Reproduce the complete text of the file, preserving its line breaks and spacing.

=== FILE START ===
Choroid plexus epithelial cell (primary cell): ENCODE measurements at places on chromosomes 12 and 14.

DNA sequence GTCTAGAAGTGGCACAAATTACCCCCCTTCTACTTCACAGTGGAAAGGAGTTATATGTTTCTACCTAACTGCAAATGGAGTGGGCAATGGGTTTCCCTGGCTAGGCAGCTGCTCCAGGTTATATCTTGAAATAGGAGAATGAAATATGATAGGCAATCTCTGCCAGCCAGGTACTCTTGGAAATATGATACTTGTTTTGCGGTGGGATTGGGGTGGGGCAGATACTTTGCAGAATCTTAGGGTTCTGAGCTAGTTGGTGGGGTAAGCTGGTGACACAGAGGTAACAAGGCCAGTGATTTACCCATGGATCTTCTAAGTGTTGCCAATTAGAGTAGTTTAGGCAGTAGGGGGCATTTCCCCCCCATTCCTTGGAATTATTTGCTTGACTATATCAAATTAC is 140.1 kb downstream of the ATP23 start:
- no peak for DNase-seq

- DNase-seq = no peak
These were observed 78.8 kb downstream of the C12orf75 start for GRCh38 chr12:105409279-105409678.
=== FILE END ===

Choroid plexus epithelial cell (primary cell): ENCODE measurements at places on chromosomes 12 and 14.

DNA sequence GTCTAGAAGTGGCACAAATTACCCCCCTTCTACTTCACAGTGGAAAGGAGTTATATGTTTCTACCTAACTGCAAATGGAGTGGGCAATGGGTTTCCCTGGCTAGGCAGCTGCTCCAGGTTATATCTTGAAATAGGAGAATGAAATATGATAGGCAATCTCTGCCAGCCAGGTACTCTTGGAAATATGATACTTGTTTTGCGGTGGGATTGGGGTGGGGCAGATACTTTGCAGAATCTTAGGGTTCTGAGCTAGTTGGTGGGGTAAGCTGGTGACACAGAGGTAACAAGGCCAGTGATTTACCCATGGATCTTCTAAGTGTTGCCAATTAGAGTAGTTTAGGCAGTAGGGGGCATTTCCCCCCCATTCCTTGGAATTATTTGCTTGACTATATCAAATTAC is 140.1 kb downstream of the ATP23 start:
- no peak for DNase-seq

- DNase-seq = no peak
These were observed 78.8 kb downstream of the C12orf75 start for GRCh38 chr12:105409279-105409678.